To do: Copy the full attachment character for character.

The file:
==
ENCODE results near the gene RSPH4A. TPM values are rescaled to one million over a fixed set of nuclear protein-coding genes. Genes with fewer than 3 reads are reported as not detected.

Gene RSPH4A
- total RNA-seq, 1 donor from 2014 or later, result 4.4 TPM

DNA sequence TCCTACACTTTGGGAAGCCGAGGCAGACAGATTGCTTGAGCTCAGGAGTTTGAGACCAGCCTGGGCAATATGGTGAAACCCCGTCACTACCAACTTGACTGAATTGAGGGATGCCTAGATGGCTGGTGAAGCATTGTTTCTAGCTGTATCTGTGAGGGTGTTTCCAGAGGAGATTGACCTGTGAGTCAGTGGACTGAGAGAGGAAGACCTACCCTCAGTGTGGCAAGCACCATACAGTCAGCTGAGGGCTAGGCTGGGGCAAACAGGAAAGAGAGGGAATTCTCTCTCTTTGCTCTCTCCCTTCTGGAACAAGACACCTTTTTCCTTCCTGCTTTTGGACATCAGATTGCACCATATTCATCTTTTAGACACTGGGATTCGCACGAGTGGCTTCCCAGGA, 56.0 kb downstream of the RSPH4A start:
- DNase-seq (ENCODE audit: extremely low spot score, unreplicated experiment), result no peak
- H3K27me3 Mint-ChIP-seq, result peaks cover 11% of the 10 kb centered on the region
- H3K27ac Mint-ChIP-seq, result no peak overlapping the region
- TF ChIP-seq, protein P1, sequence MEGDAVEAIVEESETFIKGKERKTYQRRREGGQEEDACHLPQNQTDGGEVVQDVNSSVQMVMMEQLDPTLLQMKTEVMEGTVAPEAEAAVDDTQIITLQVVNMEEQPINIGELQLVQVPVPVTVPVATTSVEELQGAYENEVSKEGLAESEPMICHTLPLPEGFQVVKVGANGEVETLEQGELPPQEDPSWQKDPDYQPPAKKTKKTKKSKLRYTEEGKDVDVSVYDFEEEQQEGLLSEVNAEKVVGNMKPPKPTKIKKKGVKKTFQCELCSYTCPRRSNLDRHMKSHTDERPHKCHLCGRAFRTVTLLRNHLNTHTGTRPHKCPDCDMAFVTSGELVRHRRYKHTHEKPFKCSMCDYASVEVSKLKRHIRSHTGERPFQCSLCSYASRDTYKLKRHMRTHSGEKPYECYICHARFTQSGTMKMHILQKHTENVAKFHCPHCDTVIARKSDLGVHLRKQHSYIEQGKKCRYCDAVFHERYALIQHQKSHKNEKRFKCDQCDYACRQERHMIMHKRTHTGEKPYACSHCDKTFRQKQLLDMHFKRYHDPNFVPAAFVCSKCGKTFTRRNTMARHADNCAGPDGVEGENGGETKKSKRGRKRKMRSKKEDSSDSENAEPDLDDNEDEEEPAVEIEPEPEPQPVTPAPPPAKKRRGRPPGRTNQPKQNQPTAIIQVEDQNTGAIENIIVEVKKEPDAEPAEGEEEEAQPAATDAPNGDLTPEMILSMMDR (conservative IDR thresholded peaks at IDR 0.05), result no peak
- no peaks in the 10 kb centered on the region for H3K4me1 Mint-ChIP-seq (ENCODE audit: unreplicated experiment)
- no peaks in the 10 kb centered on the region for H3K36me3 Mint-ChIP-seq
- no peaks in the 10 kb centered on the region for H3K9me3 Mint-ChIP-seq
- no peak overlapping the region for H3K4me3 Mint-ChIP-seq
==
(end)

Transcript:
ENCODE results near the gene RSPH4A. TPM values are rescaled to one million over a fixed set of nuclear protein-coding genes. Genes with fewer than 3 reads are reported as not detected.

Gene RSPH4A
- total RNA-seq, 1 donor from 2014 or later, result 4.4 TPM

DNA sequence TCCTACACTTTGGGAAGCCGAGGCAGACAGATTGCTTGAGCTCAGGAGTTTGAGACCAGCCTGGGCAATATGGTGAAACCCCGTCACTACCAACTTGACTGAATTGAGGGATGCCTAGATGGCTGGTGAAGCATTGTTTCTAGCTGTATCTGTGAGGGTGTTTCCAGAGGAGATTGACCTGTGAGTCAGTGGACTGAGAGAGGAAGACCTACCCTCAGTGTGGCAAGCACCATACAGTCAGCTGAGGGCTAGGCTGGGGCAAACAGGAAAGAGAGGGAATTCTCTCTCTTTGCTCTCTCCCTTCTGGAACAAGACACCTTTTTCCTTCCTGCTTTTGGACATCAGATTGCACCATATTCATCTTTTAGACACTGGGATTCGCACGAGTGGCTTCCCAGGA, 56.0 kb downstream of the RSPH4A start:
- DNase-seq (ENCODE audit: extremely low spot score, unreplicated experiment), result no peak
- H3K27me3 Mint-ChIP-seq, result peaks cover 11% of the 10 kb centered on the region
- H3K27ac Mint-ChIP-seq, result no peak overlapping the region
- TF ChIP-seq, protein P1, sequence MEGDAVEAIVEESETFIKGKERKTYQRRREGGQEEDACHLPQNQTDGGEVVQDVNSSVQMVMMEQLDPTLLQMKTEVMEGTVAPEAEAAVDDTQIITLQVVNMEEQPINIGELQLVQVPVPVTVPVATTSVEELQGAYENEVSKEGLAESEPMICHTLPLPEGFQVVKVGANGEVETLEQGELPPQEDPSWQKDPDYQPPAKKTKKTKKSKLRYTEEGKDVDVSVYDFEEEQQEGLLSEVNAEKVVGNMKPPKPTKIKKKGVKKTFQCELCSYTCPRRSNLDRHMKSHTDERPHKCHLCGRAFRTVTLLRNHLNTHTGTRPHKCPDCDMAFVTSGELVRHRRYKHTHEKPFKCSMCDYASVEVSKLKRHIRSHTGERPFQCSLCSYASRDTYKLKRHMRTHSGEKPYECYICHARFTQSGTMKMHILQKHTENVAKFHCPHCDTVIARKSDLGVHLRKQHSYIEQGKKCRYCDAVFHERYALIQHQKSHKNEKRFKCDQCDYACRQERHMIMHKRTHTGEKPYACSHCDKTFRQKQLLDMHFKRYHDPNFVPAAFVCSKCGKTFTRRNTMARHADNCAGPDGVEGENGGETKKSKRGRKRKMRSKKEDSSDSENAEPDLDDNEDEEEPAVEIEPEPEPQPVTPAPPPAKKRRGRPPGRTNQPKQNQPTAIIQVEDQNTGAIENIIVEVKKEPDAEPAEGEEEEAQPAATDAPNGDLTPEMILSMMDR (conservative IDR thresholded peaks at IDR 0.05), result no peak
- no peaks in the 10 kb centered on the region for H3K4me1 Mint-ChIP-seq (ENCODE audit: unreplicated experiment)
- no peaks in the 10 kb centered on the region for H3K36me3 Mint-ChIP-seq
- no peaks in the 10 kb centered on the region for H3K9me3 Mint-ChIP-seq
- no peak overlapping the region for H3K4me3 Mint-ChIP-seq